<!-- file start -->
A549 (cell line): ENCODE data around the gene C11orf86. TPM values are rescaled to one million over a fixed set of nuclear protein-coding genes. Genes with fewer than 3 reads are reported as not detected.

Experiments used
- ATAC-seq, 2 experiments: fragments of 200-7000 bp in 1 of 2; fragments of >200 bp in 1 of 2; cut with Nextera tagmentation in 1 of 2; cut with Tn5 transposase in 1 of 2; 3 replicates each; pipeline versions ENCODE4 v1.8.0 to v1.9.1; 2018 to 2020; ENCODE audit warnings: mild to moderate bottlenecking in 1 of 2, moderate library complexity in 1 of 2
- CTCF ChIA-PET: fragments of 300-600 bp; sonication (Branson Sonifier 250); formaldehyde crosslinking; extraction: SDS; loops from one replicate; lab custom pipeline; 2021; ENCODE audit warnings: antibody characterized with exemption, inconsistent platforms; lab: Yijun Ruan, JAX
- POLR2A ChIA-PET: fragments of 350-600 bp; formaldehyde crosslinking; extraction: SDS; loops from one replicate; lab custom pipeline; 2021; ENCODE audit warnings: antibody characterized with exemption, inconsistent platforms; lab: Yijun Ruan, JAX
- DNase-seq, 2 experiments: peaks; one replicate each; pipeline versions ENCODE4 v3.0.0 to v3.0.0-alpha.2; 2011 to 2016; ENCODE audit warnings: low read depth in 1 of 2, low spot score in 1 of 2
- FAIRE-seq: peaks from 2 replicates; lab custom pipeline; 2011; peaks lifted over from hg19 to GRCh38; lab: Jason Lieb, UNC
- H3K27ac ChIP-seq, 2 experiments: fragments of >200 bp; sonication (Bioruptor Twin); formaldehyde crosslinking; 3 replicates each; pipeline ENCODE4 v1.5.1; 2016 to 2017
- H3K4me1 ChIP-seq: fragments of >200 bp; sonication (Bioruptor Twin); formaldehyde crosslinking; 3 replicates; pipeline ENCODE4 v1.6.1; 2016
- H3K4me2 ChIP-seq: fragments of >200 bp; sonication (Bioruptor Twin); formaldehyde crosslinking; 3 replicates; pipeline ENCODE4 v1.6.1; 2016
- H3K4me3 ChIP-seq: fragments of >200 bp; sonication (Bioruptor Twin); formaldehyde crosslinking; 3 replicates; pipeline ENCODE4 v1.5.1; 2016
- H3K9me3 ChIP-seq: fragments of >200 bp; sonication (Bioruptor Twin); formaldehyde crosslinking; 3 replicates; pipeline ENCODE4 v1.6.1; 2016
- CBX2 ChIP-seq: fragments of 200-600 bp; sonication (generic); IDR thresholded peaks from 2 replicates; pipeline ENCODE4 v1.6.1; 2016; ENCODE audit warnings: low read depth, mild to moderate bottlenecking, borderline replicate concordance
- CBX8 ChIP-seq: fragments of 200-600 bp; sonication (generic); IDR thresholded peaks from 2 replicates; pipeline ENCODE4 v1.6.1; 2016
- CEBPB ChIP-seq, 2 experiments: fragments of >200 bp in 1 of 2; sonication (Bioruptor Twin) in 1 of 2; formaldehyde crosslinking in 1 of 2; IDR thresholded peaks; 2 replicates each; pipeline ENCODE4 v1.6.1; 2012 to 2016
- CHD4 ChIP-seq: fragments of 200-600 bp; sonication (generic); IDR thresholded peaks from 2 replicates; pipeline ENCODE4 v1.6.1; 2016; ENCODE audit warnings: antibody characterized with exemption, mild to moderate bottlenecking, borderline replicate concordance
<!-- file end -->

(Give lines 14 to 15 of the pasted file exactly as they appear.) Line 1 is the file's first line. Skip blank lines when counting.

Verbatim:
- CBX8 ChIP-seq: fragments of 200-600 bp; sonication (generic); IDR thresholded peaks from 2 replicates; pipeline ENCODE4 v1.6.1; 2016
- CEBPB ChIP-seq, 2 experiments: fragments of >200 bp in 1 of 2; sonication (Bioruptor Twin) in 1 of 2; formaldehyde crosslinking in 1 of 2; IDR thresholded peaks; 2 replicates each; pipeline ENCODE4 v1.6.1; 2012 to 2016